Dad asked us, on our first anniversary, what surprising things we’d learned about marriage or each other in our first twelve months of married life. Maybe for some people that’s an easy question - I think of the many, many jokes I’ve heard illustrating how people only present their best selves while dating, then once they’ve scored the spouse, they suddenly change - but it was a hard question for us. We’ve never been very interested in trying to impress people. You had already seen me without makeup on (because I hardly ever wore make up). And it wasn’t like you had two sets of clothes, your dating clothes and your regular clothes. You didn’t have two characters, either. You were integrity, peace, and compassion. You still are.
Our first year of marriage wasn’t shocking or hard. We spent it cocooned in a five hundred square foot apartment between green Ozark hills. I taught tenth graders how to interpret symbols in literature, and you planted trees, coming home with shaking muscles and dirt so deep in your skin we could never quite wash it out. We’d spoon Thai peanut chicken from the slow cooker over rice and watch Northern Exposure and Veronica Mars and shut the rest of the world out.
We moved to Seattle, where we lived in a shared house for three years. The gorgeous old house on 52nd street, with its wide, slanting front porch and horrible flowered kitchen wallpaper. We had one bedroom on the second floor. Seven others belonged to a rotating group of international students, some of whom became aunts and uncles to Rosemary, who spent the first eighteen months of her life there.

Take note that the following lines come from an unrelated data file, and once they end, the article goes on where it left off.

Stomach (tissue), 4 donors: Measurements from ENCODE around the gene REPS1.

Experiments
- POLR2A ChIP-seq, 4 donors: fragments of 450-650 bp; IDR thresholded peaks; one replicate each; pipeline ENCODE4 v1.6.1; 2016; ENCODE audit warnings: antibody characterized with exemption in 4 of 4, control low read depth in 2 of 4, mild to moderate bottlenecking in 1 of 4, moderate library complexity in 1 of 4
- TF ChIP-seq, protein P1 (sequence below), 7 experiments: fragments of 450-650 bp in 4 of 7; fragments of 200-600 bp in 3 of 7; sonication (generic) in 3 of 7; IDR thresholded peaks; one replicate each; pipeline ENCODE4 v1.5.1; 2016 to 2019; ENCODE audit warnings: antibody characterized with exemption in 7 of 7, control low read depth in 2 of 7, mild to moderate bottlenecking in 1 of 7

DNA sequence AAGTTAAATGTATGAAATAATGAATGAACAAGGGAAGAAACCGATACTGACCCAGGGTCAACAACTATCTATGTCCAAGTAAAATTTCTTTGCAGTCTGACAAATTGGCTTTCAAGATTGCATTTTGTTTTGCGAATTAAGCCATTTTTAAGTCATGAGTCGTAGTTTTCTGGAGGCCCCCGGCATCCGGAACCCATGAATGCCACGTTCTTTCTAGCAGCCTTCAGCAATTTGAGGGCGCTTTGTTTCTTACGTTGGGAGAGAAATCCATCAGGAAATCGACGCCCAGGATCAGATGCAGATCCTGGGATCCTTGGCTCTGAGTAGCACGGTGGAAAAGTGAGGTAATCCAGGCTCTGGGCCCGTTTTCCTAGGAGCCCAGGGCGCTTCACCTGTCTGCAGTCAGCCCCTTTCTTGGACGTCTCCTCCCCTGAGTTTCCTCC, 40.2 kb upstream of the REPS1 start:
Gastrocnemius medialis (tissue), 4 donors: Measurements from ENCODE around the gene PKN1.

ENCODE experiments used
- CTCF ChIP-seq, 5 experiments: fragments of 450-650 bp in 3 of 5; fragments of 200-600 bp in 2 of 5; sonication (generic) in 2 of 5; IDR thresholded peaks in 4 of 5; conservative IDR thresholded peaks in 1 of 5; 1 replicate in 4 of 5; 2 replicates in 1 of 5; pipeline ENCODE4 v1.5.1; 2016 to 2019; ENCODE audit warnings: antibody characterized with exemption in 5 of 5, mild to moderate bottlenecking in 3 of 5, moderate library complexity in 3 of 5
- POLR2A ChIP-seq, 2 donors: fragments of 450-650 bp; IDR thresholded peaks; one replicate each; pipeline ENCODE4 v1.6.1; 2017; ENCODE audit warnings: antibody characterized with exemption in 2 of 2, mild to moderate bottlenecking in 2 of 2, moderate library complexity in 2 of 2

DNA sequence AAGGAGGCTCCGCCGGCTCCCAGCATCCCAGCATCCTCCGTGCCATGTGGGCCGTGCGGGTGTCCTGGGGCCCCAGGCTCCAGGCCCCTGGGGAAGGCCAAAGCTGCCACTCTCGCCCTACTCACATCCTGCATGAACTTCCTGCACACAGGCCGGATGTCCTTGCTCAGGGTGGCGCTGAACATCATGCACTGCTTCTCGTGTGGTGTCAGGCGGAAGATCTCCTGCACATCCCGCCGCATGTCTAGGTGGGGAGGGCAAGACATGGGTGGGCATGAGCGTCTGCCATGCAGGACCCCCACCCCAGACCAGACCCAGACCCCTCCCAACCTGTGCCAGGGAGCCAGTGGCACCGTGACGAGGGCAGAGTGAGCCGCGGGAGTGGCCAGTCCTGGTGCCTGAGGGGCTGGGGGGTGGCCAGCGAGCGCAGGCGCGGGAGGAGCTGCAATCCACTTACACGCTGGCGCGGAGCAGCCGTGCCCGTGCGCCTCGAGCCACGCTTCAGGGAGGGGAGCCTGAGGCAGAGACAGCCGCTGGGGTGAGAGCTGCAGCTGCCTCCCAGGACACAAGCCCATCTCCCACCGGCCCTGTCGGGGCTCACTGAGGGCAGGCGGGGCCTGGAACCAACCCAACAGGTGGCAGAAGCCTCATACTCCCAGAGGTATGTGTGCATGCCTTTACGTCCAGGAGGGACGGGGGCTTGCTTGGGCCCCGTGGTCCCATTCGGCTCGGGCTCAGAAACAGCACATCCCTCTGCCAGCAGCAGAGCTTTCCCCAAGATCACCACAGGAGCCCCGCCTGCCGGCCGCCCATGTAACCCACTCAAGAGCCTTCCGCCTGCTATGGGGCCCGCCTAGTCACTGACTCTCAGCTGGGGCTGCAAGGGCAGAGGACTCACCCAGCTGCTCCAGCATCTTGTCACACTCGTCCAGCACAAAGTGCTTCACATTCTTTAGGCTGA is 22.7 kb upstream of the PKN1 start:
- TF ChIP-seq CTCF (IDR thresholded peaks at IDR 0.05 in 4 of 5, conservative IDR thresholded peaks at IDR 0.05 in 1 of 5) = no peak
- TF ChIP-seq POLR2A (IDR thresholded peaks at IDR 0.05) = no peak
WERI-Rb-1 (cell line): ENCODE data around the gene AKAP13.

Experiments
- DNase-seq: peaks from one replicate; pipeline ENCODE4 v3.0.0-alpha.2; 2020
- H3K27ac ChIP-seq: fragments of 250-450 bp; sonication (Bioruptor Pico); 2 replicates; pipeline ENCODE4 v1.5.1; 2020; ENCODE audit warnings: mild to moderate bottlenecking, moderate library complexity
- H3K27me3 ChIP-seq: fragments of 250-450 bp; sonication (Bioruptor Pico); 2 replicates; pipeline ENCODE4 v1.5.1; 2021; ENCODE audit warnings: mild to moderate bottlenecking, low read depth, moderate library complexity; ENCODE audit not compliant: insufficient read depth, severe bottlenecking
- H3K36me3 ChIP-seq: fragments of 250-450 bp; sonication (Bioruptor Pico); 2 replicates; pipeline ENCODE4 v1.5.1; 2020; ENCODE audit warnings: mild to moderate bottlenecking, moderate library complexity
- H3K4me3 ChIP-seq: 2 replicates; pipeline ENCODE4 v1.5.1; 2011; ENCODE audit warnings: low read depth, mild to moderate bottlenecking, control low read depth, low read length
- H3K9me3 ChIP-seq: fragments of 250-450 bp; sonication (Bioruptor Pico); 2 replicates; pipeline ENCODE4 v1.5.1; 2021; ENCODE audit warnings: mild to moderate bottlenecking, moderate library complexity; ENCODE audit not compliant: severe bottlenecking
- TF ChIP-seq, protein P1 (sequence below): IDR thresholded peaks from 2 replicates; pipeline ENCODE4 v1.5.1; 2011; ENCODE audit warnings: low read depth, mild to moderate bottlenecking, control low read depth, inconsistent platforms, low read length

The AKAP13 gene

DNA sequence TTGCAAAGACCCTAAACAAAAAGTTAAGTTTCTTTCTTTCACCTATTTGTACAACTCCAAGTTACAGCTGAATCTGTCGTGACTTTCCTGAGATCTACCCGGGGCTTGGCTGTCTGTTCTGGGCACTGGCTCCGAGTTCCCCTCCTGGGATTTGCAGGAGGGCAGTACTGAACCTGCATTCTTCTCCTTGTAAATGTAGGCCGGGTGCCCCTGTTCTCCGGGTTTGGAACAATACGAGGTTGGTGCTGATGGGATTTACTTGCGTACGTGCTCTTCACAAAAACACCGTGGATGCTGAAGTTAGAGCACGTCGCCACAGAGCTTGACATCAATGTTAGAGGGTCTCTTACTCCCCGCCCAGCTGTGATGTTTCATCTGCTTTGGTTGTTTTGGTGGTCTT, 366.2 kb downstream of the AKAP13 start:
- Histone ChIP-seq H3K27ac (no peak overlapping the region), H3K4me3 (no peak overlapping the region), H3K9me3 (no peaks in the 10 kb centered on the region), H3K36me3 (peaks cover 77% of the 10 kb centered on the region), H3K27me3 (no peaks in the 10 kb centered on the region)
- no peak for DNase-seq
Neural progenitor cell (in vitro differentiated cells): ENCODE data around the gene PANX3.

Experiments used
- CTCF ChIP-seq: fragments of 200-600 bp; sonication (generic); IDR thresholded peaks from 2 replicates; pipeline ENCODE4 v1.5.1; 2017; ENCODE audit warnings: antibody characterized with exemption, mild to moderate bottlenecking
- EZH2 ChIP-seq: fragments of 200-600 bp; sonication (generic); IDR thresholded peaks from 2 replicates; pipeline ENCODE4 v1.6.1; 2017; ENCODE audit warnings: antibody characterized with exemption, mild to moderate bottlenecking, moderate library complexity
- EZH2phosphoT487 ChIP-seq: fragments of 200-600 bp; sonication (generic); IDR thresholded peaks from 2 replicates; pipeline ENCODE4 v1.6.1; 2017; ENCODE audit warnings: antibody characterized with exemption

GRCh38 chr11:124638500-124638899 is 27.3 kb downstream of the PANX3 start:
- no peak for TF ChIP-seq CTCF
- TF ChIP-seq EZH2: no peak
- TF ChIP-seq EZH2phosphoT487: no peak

You wrote a song for me around that time. (Was it on our second anniversary? Our third?) “We are not gifts given only once,” you sang. You compared our love to an ocean, which "lives and shifts and swallows and opens up."
In eight years of marriage, maybe that’s the most important thing I’ve learned - and I’m still learning it. That you are not just a gift for me. That the cocoon of the first year was never supposed to last forever. That our love exists for others, not just for ourselves, not just for our children, but for the kingdom of God.
Last night you lifted your glass of wine and joked, "Here's to another eighty years together!" and I said, "The only reason I would want to live another eighty years is that once we die, we won't be married anymore, right? Doesn't it say there's no marriage or giving in marriage after the resurrection? I don't want to be alive if I'm not married to you."
And I don't - but maybe that's part of what it means that we are not gifts given only once. Maybe this love is preparing us for a greater ocean. I don't know, but whatever it means, I want to be swimming in it with you.
PS: World, here is our 8th anniversary playlist. Enjoy.